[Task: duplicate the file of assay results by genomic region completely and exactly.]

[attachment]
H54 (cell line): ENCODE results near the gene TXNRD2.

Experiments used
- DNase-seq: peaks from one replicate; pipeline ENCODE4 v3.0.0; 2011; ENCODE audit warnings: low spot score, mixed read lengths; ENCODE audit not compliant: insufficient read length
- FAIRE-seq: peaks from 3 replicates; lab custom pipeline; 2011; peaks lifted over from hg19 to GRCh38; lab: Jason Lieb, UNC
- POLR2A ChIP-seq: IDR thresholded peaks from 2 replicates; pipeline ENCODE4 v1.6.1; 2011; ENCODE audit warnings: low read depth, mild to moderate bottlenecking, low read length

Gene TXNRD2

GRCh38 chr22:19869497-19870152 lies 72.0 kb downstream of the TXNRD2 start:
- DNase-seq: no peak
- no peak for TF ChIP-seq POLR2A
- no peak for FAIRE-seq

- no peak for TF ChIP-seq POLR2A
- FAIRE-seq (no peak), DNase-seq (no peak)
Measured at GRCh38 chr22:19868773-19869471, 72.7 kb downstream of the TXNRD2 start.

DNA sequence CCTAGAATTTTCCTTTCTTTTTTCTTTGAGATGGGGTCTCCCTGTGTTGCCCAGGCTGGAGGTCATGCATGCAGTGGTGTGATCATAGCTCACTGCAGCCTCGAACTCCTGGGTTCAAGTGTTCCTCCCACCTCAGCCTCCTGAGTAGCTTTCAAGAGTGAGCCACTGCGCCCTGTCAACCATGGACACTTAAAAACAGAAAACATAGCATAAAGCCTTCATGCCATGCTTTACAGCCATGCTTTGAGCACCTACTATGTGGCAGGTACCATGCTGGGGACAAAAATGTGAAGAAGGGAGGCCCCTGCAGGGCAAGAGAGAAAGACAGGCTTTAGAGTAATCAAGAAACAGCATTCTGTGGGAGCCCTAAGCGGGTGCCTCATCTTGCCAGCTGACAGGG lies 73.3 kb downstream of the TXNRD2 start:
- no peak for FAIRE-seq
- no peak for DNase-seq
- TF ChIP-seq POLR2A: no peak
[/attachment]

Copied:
H54 (cell line): ENCODE results near the gene TXNRD2.

Experiments used
- DNase-seq: peaks from one replicate; pipeline ENCODE4 v3.0.0; 2011; ENCODE audit warnings: low spot score, mixed read lengths; ENCODE audit not compliant: insufficient read length
- FAIRE-seq: peaks from 3 replicates; lab custom pipeline; 2011; peaks lifted over from hg19 to GRCh38; lab: Jason Lieb, UNC
- POLR2A ChIP-seq: IDR thresholded peaks from 2 replicates; pipeline ENCODE4 v1.6.1; 2011; ENCODE audit warnings: low read depth, mild to moderate bottlenecking, low read length

Gene TXNRD2

GRCh38 chr22:19869497-19870152 lies 72.0 kb downstream of the TXNRD2 start:
- DNase-seq: no peak
- no peak for TF ChIP-seq POLR2A
- no peak for FAIRE-seq

- no peak for TF ChIP-seq POLR2A
- FAIRE-seq (no peak), DNase-seq (no peak)
Measured at GRCh38 chr22:19868773-19869471, 72.7 kb downstream of the TXNRD2 start.

DNA sequence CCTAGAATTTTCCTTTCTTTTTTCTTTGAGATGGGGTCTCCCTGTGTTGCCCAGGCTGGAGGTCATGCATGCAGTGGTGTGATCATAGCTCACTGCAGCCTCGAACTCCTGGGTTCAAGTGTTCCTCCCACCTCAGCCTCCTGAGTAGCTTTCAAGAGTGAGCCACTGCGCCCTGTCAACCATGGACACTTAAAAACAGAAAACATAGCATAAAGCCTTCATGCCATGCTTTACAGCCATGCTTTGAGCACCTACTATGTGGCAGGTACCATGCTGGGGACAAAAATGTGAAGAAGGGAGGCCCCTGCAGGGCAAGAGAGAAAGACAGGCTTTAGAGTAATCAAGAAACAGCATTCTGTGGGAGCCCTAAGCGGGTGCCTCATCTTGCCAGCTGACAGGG lies 73.3 kb downstream of the TXNRD2 start:
- no peak for FAIRE-seq
- no peak for DNase-seq
- TF ChIP-seq POLR2A: no peak